In praise of the Red Lions and varsity footy


Tomorrow, at O’Callaghan Park in Brisbane, the University of Queensland FC, will play in their first Grand Final in 27 years. The mighty Red Lions will not only play in the seniors (against Coorparoo), but the reserves as well (against Caloundra).


To kick the day off they are having a breakfast at the Norman Hotel. After extended negotiations they have signed as the guest-speaker former player Derek Humphery-Smith in a front-ended deal which will see the last payment made to Derek in September 2018.


Derek will no doubt tell the tale of his stellar football career as a Twiggy-Dunne style centre half-forward, a career cut down so tragically by injury (in-grown toe-nails I’m reliably informed).


But Queensland footy’s loss was the AFL umpiring panel’s gain. Derek was a trail-blazer of umpiring, a pea-blower before his time. He pioneered the recalled bounce one Saturday afternoon at the MCG when the contesting ruckman finally weren’t sure whether Derek had bounced the Sherrin or was just passing it to one of the boundary umpires to wipe the seagull poop off it.


Retired from umpiring, he now plays golf for Lander & Rogers, a reputable legal firm in Bourke Street, and can be heard bullying David Schwarz into intellectual submission with the tools of his trade – logic, reason, and a basic Churchie vocabulary – on Radio SEN. There are those at the North Fitzroy Arms, where I like to have a beer and put my footy tips in, who believe, like Anthony Mundine, Derek might pick his targets more carefully.


Derek is an inspired choice of speaker on such a momentous occasion, as he represents the Humphery-Smiths, a fine red Lions family. Although, I must say, I always assumed DHS was an only child until, in passing, he mentioned his brother.


No doubt DHS will tap in to the traditions of varsity sport. He knows that there is something quite special about a university sports club, especially a footy club.


Around the nation, uni footy clubs are playing in finals, when for just a moment they put their sense of the absurd aside (that grown men are fighting in the mud for a pig-skin full of air), and get fair dinkum.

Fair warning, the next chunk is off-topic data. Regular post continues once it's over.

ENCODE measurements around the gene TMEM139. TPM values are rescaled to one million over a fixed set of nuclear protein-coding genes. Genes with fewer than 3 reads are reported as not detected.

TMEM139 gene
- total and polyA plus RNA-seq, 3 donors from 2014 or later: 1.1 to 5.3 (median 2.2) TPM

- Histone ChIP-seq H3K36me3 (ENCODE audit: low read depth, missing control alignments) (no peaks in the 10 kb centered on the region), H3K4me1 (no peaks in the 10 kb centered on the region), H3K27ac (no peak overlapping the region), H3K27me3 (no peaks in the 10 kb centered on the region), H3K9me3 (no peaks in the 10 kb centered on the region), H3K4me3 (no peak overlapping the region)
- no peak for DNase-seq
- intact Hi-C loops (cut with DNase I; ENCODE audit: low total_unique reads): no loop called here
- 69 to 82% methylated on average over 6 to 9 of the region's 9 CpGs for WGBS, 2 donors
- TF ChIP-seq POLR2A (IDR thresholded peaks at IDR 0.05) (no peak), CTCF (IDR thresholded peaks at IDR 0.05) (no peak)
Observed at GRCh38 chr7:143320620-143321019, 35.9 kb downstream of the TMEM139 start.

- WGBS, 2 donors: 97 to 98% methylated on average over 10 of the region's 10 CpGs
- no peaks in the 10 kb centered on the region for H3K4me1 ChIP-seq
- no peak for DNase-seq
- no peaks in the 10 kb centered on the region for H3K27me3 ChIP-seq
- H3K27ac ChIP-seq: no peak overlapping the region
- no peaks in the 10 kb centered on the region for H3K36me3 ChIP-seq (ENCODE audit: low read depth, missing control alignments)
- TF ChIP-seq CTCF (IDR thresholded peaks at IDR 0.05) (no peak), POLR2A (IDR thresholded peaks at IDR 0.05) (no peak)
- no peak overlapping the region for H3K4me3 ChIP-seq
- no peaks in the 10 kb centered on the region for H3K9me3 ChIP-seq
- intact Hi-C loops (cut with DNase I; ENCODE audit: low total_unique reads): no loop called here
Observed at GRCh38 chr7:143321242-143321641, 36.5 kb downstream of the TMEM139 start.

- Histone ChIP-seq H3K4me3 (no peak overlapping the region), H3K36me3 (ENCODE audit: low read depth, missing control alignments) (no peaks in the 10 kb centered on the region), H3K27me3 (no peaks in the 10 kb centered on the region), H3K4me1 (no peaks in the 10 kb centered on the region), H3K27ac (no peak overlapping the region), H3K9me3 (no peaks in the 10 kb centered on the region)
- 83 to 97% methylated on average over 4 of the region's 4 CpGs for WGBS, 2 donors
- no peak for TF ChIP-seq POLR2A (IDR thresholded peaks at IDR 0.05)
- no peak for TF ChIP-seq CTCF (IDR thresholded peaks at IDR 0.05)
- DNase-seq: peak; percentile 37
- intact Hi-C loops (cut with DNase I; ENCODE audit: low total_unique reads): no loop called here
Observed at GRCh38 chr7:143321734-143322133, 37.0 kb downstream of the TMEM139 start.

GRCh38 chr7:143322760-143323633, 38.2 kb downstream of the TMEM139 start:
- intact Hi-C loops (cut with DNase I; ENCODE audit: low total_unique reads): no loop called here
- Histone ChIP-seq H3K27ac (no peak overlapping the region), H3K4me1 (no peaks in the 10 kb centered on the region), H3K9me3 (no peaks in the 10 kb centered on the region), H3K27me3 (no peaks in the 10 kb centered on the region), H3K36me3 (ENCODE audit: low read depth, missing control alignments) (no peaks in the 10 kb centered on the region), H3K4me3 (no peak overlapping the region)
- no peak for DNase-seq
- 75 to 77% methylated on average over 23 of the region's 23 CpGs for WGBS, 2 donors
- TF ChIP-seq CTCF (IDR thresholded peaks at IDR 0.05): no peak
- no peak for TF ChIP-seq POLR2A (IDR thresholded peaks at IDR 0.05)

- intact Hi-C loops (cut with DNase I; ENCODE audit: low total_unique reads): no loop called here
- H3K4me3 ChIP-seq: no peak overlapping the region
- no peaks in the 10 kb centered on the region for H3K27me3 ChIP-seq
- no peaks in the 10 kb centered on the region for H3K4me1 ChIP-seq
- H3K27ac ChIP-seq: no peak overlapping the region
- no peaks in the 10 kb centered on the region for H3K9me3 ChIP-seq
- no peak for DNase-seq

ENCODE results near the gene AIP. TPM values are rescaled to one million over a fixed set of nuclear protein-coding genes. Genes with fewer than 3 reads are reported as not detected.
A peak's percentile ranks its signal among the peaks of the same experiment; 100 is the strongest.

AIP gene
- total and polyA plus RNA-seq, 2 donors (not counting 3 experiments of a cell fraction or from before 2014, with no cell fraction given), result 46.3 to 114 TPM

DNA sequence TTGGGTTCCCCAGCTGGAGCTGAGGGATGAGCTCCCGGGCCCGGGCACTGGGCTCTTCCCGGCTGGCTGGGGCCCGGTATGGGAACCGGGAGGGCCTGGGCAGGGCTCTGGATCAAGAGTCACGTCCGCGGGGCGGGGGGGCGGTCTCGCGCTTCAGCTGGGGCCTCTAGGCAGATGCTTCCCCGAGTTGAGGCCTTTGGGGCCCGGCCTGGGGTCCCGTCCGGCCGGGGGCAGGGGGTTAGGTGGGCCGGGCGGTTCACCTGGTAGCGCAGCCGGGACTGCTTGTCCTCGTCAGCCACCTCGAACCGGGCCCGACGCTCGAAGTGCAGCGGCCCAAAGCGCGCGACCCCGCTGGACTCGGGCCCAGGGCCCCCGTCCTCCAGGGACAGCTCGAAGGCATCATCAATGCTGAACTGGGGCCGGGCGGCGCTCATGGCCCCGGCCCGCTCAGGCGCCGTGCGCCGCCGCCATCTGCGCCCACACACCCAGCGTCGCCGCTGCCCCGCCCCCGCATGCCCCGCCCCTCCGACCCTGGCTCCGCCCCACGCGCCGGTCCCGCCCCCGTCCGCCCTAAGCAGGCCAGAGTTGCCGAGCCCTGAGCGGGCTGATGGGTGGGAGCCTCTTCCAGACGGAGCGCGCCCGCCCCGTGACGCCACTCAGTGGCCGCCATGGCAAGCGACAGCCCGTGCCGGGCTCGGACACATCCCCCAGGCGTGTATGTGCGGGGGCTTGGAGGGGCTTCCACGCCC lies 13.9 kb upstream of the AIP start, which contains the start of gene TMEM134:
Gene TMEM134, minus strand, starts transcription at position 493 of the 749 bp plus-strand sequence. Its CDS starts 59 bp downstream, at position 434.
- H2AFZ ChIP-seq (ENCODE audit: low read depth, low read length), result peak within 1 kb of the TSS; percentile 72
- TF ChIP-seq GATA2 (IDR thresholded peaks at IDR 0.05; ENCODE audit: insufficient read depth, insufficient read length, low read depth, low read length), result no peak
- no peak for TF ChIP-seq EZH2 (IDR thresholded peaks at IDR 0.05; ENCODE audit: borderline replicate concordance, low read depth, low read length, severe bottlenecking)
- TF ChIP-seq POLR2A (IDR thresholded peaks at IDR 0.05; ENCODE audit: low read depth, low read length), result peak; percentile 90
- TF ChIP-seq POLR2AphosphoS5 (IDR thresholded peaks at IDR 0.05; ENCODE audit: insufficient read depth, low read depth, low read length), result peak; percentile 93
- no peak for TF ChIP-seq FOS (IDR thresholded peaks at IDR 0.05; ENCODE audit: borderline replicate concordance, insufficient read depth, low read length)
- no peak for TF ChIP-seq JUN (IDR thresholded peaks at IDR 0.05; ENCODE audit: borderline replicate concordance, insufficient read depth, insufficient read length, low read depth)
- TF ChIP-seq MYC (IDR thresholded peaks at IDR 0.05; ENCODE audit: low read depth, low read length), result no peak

In Adelaide various Uni Blacks teams are playing finals. They are a great club sustained by the spirit of Dr Bob Neil, once a legendary seventh grade player who wore grey shorts so he didn’t have to change home or away, who sold all his raffle tickets, who could spear a keg, and who is now a high-ranking defence mathematician charged with the responsibility of solving the simultaneous equations which keep the nation safe. Their sides have names. Their Division C1 (15th grade) side is called the Chardys (The Chardonnay Socialists) and even further down in the grades The Scum play.


Recently the ANU FC – the Griffins – celebrated their 50th anniversary. Australian historian John Moloney proposed the toast to the club on what was a classic night. He captured the essence of a varsity club:


“I boast, but only slightly,” he admitted, “when I say that in the whole history of sporting endeavour no club has poured scorn and biting invective on the supporters and players of other clubs with greater wit, magnanimous acceptance of defeat and dignified but total lack of restraint in an occasional victory than the supporters, many of them academics, of ANU.”


Their famous club song is a hymn to triumphalism and self-abuse, and refers to the puds of all those who play for the blue and whites. Men of conscience may have felt the obligation to attend the confessional having claimed their appendages were of dimensions more likely to be associated with West Indian cricketers than players in a cold-climate footy club.